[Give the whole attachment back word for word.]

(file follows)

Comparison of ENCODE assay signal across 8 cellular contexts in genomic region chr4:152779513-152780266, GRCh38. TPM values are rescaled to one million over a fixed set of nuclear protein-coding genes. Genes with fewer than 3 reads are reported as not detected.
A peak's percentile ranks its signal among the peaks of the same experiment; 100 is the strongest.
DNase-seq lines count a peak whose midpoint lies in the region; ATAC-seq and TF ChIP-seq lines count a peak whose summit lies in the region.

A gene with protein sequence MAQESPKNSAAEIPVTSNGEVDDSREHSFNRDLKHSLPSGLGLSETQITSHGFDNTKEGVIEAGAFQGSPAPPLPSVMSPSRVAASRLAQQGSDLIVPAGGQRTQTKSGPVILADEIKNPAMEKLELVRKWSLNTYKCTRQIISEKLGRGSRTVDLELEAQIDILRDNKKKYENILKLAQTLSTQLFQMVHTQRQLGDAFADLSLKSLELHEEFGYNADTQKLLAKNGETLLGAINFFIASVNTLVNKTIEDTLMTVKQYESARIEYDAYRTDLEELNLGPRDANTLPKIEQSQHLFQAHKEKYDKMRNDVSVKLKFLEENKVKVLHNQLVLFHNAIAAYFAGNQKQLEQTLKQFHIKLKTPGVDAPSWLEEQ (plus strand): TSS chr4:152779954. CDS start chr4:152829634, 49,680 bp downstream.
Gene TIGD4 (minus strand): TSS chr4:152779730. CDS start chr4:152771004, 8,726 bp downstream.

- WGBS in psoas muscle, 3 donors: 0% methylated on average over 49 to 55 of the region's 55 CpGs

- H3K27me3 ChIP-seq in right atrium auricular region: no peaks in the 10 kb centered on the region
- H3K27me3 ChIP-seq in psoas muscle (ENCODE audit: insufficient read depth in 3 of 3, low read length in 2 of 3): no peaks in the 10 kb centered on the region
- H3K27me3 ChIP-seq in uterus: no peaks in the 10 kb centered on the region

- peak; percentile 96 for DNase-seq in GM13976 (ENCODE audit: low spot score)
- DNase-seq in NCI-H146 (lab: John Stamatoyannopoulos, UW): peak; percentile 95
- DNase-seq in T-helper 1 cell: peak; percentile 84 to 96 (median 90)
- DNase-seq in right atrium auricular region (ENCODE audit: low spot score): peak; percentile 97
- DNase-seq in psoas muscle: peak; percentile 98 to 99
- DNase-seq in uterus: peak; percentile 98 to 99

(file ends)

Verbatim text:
Comparison of ENCODE assay signal across 8 cellular contexts in genomic region chr4:152779513-152780266, GRCh38. TPM values are rescaled to one million over a fixed set of nuclear protein-coding genes. Genes with fewer than 3 reads are reported as not detected.
A peak's percentile ranks its signal among the peaks of the same experiment; 100 is the strongest.
DNase-seq lines count a peak whose midpoint lies in the region; ATAC-seq and TF ChIP-seq lines count a peak whose summit lies in the region.

A gene with protein sequence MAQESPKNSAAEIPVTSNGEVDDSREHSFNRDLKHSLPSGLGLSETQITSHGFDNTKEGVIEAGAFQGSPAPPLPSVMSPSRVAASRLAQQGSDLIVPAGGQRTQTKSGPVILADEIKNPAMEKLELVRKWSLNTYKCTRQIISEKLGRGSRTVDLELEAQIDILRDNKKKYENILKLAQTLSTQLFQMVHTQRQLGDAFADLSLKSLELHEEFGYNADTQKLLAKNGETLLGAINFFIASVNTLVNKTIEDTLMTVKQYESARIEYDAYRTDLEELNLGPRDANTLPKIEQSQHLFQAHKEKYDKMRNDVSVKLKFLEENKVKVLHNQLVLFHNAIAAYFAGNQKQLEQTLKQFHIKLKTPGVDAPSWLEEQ (plus strand): TSS chr4:152779954. CDS start chr4:152829634, 49,680 bp downstream.
Gene TIGD4 (minus strand): TSS chr4:152779730. CDS start chr4:152771004, 8,726 bp downstream.

- WGBS in psoas muscle, 3 donors: 0% methylated on average over 49 to 55 of the region's 55 CpGs

- H3K27me3 ChIP-seq in right atrium auricular region: no peaks in the 10 kb centered on the region
- H3K27me3 ChIP-seq in psoas muscle (ENCODE audit: insufficient read depth in 3 of 3, low read length in 2 of 3): no peaks in the 10 kb centered on the region
- H3K27me3 ChIP-seq in uterus: no peaks in the 10 kb centered on the region

- peak; percentile 96 for DNase-seq in GM13976 (ENCODE audit: low spot score)
- DNase-seq in NCI-H146 (lab: John Stamatoyannopoulos, UW): peak; percentile 95
- DNase-seq in T-helper 1 cell: peak; percentile 84 to 96 (median 90)
- DNase-seq in right atrium auricular region (ENCODE audit: low spot score): peak; percentile 97
- DNase-seq in psoas muscle: peak; percentile 98 to 99
- DNase-seq in uterus: peak; percentile 98 to 99